Glasgow Short Film Festival hosts Vertical Cinema's first Scottish outing
- Eddie Harrison
- 12 February 2015
Dutch creators Sonic Acts turns film on its head, by using 35mm vertically
Ever wondered why all the films you watch are in landscape? Eddie Harrison chats to the founder of Vertical Cinema, an experimental film format that receives its Scottish premier at this year’s Glasgow Short Film Festival
Glasgow’s Short Film Festival moves to a new, post-Glasgow Film Festival slot in 2015, with a high-end selection of short film screenings and events in mid-March. One of the most intriguing is Vertical Cinema (Wed 11 Mar), in which Glasgow’s Briggait will be pressed into service to screen a series of ten specially commissioned works by experimental filmmakers, projected on 35mm celluloid with a custom-built projector in vertical cinemascope.
‘This is a collaboration with five Austrian and five Dutch film-makers, each making their own custom-made experimental film or animation,’ says Vertical Cinema founder Lucas van Der Velden, who devised the show with Dutch creators Sonic Acts. ‘We wanted to look into different ways of approaching this set up, so we decided to use 35mm, but filming vertically. Some of the films were created on digital, some using celluloid, and one has imagery created by laser projection. The overall effect is to challenge the audience to think about how we experience the world through cinema.’
When Cinemascope and Panavision widened the cinema frame in the 50s and 60s, one critic described the widescreen format as ideal for ‘funerals and snakes’. While we now expect cinema films and television broadcasts to be wide rather than square, Vertical Cinema aims to turn such expectations on their heads.
‘We are stuck in an existing infrastructure in the West where all of our (commercial film) screenings are digitised, so there’s no room for experimenting with the technology itself,’ says van Der Velden. ‘What we’re doing is we’re mixing analogue technology with new digital projection.’ ‘Things look different when viewed this way; for example, one filmmaker filmed a building from a distance using time-lapse, and you’re way more aware of the city, and the sky, and how over 24 hours the sky gets dark and light again. It’s a daily phenomenon, captured in a way that you’ve never seen before.’
‘It’s great for us to have Vertical Cinema’s Scottish premiere,’ says Glasgow Short Film Festival programmer and director Matt Lloyd. ‘Moving to March means that we can fill the void when the Glasgow Film Festival finishes in February, attracting more industry figures and talent-spotters, as well as our growing audience. It’s one of a number of exciting events we have, but Vertical Cinema is a real one-off and we’re delighted to welcome them to the city.’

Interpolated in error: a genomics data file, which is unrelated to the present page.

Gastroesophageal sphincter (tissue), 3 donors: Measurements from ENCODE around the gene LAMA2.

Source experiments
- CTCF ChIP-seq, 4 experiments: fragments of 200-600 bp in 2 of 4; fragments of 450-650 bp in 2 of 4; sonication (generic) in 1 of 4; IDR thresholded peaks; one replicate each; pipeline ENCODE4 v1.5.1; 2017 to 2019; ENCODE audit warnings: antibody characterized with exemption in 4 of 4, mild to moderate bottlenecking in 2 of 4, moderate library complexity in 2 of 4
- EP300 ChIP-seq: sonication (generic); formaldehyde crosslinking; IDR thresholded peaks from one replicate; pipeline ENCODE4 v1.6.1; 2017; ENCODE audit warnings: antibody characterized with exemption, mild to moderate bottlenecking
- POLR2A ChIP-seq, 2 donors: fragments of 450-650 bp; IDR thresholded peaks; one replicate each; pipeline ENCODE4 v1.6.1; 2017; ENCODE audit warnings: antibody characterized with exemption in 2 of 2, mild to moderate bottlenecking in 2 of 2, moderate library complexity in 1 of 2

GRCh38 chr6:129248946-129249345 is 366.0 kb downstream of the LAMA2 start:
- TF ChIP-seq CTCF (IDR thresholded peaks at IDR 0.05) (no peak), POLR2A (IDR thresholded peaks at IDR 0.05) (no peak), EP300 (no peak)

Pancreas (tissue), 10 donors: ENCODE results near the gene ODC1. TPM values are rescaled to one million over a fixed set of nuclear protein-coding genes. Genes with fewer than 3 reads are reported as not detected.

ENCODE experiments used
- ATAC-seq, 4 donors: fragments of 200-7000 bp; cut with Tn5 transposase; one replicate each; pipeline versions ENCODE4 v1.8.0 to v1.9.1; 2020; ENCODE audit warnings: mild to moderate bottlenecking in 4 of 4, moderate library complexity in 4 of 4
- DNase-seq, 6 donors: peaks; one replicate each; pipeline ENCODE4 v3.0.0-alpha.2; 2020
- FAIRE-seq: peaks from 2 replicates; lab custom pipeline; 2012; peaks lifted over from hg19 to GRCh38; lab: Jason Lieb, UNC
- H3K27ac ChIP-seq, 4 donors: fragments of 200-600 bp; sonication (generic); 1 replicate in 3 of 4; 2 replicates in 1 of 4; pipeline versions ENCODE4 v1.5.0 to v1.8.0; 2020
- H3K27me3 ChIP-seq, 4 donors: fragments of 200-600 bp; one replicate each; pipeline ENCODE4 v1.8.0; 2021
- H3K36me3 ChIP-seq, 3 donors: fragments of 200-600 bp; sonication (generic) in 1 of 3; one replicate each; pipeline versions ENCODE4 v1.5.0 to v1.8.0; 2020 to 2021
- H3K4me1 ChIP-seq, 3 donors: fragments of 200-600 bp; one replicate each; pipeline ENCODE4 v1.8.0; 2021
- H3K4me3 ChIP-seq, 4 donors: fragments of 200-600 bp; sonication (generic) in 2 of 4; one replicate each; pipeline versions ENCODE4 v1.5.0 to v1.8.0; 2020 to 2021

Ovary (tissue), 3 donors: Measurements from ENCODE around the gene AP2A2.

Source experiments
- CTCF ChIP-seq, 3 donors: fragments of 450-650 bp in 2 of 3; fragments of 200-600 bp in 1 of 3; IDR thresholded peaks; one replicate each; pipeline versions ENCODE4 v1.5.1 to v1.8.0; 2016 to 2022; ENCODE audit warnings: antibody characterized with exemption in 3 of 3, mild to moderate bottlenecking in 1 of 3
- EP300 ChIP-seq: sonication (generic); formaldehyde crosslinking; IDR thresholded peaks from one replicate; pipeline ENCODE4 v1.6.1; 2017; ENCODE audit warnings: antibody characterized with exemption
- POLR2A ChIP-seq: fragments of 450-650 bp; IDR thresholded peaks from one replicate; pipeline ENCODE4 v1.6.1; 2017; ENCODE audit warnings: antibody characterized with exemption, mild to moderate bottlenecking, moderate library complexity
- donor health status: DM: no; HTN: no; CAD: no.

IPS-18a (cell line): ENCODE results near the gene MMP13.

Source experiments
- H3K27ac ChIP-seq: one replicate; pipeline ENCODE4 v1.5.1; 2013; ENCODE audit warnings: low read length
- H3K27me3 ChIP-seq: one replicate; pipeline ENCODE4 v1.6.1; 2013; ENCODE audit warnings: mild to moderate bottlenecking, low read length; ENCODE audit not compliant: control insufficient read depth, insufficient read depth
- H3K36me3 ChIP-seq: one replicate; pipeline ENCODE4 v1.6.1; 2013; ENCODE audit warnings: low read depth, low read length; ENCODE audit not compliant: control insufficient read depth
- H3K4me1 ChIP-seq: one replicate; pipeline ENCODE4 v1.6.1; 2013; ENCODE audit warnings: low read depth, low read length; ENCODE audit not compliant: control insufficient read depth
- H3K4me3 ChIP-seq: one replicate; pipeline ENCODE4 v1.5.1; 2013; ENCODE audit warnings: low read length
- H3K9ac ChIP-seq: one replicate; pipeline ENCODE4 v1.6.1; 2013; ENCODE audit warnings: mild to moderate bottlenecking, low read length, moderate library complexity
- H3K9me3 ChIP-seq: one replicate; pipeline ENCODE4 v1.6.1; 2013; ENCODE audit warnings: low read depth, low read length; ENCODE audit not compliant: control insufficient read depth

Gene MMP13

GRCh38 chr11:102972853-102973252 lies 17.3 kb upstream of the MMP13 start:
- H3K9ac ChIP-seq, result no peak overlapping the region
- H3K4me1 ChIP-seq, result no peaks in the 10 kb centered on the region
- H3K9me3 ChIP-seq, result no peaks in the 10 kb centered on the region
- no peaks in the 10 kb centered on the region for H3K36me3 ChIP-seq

Vertical Cinema takes place at the Briggait, Glasgow, Wed 11 Mar. For more details, see glasgowfilm.org/gsff
More highlights from Glasgow Short Film Festival 2015
Festival director Matt Lloyd tells us what he's looking forward to.
'Jennifer Reeder is an independent film-maker from Chicago, whose latest film A Million Miles Away premiered at the Berlin Film Festival. We have the UK premiere of that, as well as some older works which demonstrate the mixture of dreamlike visual, occasional kitsch, and genuine emotion in her work; it’s somewhere between Miranda July and David Lynch.'
CCA, Thu 12 & Sun 15 Mar
'There’s also a Daniel Wolfe masterclass; his feature-film debut Catch Me Daddy is screening at GFF, and he’s very much an in-demand director for people like Plan B, Chase and Status, The Shoes, and he did Paulo Nutini’s ‘Iron Sky’ promo. He’s a real stickler for detail in his films.'
CCA, Fri 13 Mar
'Let Glasgow Flourish features two programmes of archive films about the city’s regeneration; we’re celebrating the 30th anniversary of Clyde film, in which unemployed people in 1985 made quietly angry films about how they felt sidelined by the march of progress.'
CCA, Sat 14 & Sun 15 Mar
'A Wall is a Screen is a guerilla mobile screening, which is to say, it’s a walking tour organised by a Hamburg team. The free event takes audiences out on to the streets to see short films projected on walls in a location-specific style.'
Starts at CCA, Sat 14 Mar
'Strange Electricity; Finnish ultra-minimalist techno label Sähkö’s in-house documentary, screening on its 20th anniversary, is followed by live sets from Jimi Tenor and Golden Teacher, and a DJ-set from JD Twitch. The screening is sold out, but there are still tickets for the after-party.'
The Glue Factory, Sat 14 Mar
Glasgow Short Film Festival runs from Wed 11–Sun 15 Mar.